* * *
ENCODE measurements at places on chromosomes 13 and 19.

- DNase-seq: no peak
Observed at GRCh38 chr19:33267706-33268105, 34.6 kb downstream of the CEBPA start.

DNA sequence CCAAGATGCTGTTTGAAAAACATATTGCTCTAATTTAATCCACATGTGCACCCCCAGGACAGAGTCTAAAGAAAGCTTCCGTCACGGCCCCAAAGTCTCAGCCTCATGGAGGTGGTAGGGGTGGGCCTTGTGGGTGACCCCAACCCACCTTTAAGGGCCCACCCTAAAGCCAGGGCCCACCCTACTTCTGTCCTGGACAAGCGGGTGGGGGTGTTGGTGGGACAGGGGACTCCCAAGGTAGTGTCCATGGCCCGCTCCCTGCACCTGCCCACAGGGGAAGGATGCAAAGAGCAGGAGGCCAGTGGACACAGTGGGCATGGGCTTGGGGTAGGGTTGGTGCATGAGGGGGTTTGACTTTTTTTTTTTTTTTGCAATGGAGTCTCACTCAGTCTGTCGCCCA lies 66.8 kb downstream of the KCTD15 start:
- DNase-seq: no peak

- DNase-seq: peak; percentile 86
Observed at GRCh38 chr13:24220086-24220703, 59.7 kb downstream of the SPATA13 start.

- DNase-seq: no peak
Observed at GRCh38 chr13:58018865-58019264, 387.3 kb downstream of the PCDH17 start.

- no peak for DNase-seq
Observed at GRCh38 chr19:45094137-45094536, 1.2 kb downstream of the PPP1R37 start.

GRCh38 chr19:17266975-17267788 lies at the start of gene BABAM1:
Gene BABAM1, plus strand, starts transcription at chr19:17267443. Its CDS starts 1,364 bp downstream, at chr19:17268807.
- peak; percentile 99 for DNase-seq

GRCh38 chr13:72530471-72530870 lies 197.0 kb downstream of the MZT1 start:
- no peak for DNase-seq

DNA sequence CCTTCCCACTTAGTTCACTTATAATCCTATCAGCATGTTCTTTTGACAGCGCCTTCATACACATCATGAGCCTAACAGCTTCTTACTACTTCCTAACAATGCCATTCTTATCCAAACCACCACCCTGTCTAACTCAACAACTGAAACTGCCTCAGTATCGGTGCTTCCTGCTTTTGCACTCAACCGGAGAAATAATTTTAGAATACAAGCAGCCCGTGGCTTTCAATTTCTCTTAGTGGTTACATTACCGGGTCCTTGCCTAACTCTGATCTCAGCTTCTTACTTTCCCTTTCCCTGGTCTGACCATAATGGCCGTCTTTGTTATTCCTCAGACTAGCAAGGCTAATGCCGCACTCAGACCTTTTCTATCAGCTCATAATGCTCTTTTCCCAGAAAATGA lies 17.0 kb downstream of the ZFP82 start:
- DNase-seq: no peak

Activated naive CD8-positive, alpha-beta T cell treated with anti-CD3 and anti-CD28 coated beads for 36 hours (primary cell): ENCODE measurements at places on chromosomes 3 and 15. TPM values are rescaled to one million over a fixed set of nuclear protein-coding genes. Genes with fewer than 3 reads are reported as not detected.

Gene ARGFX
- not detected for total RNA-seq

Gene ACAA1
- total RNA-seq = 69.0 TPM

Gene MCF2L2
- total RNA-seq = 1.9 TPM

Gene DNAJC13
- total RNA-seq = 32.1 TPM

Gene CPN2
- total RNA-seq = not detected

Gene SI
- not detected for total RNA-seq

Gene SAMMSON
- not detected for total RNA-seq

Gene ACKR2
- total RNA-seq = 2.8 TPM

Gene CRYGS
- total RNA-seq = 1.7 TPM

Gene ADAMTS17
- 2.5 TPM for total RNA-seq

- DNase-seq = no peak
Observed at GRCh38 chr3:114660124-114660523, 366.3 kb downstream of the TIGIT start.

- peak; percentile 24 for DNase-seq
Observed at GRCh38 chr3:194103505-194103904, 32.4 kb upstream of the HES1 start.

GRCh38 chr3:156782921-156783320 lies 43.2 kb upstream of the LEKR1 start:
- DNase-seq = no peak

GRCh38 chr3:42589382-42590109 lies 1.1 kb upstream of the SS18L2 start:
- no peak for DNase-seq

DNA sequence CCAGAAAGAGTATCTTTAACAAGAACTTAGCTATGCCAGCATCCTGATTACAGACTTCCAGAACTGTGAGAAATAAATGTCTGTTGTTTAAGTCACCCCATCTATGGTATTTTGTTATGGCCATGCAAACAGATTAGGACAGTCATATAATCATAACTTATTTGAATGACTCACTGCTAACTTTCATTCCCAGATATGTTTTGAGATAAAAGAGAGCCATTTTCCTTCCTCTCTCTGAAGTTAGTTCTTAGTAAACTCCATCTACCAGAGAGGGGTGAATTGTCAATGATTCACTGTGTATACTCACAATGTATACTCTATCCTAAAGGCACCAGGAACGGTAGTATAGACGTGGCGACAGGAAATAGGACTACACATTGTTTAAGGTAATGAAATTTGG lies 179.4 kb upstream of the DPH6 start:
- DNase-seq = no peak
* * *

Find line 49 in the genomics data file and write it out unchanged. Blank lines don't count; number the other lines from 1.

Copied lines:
- DNase-seq = no peak